Many times over the years we have been at the center of controversy when we have tried hard to get our LGBT sisters and brothers to understand that single issue fight is a dead end. So many times with the small victories that have been ours we think, “The battle has been won.” Then years later we see that our hard fought for rights are under attack and we are in the position to lose ground. Again let us remember that “the single issue is a dead end issue. It is an inevitable violation of revolutionary clarity, integrity and responsibility yet it persists because the ruling class confers respectability upon it.” …Clara Frazer. Ms. Frazer agrees that even if we win reforms on single issues like abortion rights, we wind up fighting to retain them year after year. Feminist Socialist Gloria Martin said, “We have to change the system, because as long as the system is the same, we’ll be fighting all our lives for the same thing…” This is our moto and this is our hope and this is what we work for.


Note: Many articles are found over in our pages section that trace ourstories and events and struggles that we at Furbirdsqueerly has been involved in. Check them out during this LGBTQ Ourstory month. 

We remember this quite well. We stood in support of the Panthers in New Haven along with the Gay Liberation Front of NYC. We know that the government will use any trick in the book to destroy the revolutionary liberation movements and we must stand ready to fight them off. Today the FBI is doing the same with the Black Lives Matter movement and Queers of all colors must stand in support of BLM.

Revolutionary LGBT history: The Black Panthers supported gay rights.

By Serena Freewomyn, as published on the Bilerico Report.

Many people like to criticize the Black Panthers by saying that they were racist, sexist, and/or homophobic, but this is just an attempt to delegitimize one of the most revolutionary organizations this country has ever known. White people especially hold onto these claims and ignore the many social programs that the Panthers provided: health care, free breakfasts for kids, clothing distributions, police patrols . . . the list goes on. This post is not going to be a summary of all the things that the Panthers did for their community. This post is meant as a response to those who would slander the Black Panthers with charges of homophobia and sexism.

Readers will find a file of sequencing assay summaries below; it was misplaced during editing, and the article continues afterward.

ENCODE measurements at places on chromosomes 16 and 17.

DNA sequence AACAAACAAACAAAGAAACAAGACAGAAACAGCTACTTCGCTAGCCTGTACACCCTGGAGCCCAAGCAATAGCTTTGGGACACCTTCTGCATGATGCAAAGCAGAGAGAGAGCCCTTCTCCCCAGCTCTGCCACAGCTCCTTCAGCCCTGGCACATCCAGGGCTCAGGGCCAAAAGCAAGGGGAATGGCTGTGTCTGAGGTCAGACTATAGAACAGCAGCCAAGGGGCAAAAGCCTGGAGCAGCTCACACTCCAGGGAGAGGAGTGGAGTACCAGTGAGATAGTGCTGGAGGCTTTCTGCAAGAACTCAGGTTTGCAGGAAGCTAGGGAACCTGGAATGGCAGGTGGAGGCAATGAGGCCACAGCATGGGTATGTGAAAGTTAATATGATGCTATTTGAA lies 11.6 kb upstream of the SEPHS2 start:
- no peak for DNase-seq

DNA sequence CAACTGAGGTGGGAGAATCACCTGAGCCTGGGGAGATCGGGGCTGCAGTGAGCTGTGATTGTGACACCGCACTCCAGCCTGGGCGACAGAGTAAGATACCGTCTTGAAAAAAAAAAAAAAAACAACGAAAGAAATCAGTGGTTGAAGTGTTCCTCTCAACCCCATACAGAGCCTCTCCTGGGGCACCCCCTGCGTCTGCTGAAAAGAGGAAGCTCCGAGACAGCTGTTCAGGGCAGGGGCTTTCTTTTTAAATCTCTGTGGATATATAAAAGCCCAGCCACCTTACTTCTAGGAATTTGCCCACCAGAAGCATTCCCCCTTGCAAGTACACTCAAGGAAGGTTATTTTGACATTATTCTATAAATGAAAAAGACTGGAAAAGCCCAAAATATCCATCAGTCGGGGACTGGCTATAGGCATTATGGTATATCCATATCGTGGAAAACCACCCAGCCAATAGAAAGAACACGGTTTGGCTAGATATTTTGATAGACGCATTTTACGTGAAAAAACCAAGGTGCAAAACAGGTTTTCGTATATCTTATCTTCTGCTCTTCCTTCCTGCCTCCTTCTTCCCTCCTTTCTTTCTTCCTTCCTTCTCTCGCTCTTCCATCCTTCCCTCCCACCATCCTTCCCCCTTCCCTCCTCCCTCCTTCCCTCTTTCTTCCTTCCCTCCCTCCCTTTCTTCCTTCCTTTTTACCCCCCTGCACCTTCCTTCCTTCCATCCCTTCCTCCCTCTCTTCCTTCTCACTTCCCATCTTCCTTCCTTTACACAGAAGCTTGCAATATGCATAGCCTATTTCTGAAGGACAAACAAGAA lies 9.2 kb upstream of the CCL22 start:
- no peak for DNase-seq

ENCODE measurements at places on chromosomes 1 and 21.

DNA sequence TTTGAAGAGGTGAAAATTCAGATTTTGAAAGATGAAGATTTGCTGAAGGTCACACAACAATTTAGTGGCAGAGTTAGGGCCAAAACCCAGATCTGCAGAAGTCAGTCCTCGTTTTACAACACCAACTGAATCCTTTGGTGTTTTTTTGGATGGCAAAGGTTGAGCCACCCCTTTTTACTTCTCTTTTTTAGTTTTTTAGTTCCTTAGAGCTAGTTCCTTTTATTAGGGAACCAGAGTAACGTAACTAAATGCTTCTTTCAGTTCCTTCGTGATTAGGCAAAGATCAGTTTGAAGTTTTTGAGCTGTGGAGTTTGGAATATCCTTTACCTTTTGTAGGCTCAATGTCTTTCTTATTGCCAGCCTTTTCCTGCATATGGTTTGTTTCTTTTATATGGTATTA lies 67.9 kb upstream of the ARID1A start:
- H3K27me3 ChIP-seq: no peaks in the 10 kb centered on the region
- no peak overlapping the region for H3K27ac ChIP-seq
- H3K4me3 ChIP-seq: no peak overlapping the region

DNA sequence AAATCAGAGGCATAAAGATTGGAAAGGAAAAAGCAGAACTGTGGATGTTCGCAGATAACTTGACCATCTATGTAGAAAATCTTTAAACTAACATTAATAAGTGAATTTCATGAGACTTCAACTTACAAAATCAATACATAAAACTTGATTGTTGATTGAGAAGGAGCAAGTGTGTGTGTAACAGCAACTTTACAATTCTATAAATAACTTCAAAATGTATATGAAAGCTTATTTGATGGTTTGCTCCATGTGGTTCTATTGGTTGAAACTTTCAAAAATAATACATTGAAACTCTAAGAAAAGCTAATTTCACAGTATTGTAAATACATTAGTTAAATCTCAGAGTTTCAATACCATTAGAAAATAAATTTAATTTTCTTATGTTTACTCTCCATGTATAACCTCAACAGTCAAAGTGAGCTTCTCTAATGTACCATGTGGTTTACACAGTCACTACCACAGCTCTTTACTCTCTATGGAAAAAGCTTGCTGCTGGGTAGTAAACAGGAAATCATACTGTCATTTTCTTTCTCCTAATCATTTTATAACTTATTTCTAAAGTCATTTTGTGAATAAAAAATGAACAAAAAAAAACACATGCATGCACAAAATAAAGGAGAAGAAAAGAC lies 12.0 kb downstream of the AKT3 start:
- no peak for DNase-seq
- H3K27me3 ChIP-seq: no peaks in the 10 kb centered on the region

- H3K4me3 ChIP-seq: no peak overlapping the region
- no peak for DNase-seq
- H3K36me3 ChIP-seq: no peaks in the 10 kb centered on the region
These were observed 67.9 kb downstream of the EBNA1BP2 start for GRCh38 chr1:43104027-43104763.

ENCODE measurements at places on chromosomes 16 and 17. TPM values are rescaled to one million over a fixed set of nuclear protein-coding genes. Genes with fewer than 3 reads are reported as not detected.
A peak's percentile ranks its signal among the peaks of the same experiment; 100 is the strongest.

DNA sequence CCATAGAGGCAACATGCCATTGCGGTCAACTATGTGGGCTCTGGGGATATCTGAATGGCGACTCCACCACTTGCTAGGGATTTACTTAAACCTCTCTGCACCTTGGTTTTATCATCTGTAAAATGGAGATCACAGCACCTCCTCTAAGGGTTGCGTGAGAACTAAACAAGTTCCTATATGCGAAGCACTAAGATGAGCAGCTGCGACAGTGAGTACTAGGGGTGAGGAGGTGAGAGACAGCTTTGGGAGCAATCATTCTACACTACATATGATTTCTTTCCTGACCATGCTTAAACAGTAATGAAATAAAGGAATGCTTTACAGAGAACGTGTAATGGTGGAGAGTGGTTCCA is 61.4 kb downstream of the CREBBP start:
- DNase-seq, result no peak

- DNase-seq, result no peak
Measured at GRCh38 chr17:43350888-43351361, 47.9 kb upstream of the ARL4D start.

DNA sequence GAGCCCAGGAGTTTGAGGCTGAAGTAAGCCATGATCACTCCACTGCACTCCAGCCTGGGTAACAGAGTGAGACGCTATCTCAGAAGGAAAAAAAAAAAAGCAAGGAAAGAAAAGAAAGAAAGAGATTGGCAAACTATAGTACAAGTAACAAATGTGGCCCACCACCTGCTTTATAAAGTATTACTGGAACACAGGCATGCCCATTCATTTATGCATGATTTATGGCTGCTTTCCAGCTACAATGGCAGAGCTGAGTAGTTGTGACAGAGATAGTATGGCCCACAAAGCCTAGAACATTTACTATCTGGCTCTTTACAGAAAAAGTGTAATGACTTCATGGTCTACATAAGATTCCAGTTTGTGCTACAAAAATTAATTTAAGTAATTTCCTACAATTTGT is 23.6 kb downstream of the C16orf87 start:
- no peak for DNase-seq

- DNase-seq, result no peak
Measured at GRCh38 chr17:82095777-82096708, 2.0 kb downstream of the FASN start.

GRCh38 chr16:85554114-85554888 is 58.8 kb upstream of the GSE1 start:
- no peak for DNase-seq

In his book We Want Freedom: A Life in the Black Panther Party, Mumia Abu-Jamal deals specifically with the issue of sexism within The Black Panther Party.
The great African American educator and civil rights leader Mary McLeod Bethune (1875-1955), a major force in the Black women’s club movement in the 1920’s and 30’s, called on women to “go to the front and take our rightful place; fight our battles and claim our victories.” Women tried to do this in the heyday of the Black Liberation movement, as well as during the Civil Rights movement, with varying degrees of success. In these movements, women generally were relegated to subordinate roles and were virtually invisible within the hierarchy of the organizations, even though they provided the bulk of memberships and labor. . . .

It is with a focus on these macho and misogynist attitudes that much of the popular press has examined the role of Black women in the Black Panther Party. in The Shadow of the Panther, Hugh Pearson, who had no discernable background in the Black Liberation movement, and therefore no firsthand knowledge of what he wrote, damned the Black Panther Party’s “routine” mistreatment of women as both wide-ranging and “flagrant.” Peterson relied on three BPP insiders, “those who would never forgive Huey for what he did to the party,” and on “nonblacks who had been affiliated with Newton and the party,” whom he found to be the “easiest” sources for him to interview. It is not surprising that he comes to flawed conclusions upon these limited and biased sources. . . .
While it may be proper to be sharply critical of the Black Liberation movement generally, it is also proper to give credit where credit is due. For the undeniable truth is that the Black Panther Party, for ideological reasons and for reasons of sheer survival, gave the women of the BPP far more opportunities to lead and to influence the organization than any of its contemporaries, in white or Black radical formations. . . .

And point seven of the BPP 8 Points of Attention in the Party’s rules states, “Do not take liberties with women,” showing an awareness that sexual misconduct must be confronted within the Party. Kathleen Cleaver writes, “In 1970 the Black Panther Party took a formal position on the liberation of women. Did the U.S. Congress make any statement on the liberation of women? . . . Did the Oakland police issue a position against gender discrimination?” (p. 159-162) Read the rest of this entry »

“When hurricanes strike, the poor suffer. The Earth is crying out against our society’s greed, but the people who have done the least to create climate change are suffering the most.”

— Rev. Dr. William J. Barber II

Our world has built a global economy based on a predatory relationship with nature.
How do we know this is a problem? And why is this a part of a Poor People’s Campaign? When the Earth suffers, the poor suffer first. We will not be silent as our people are attacked!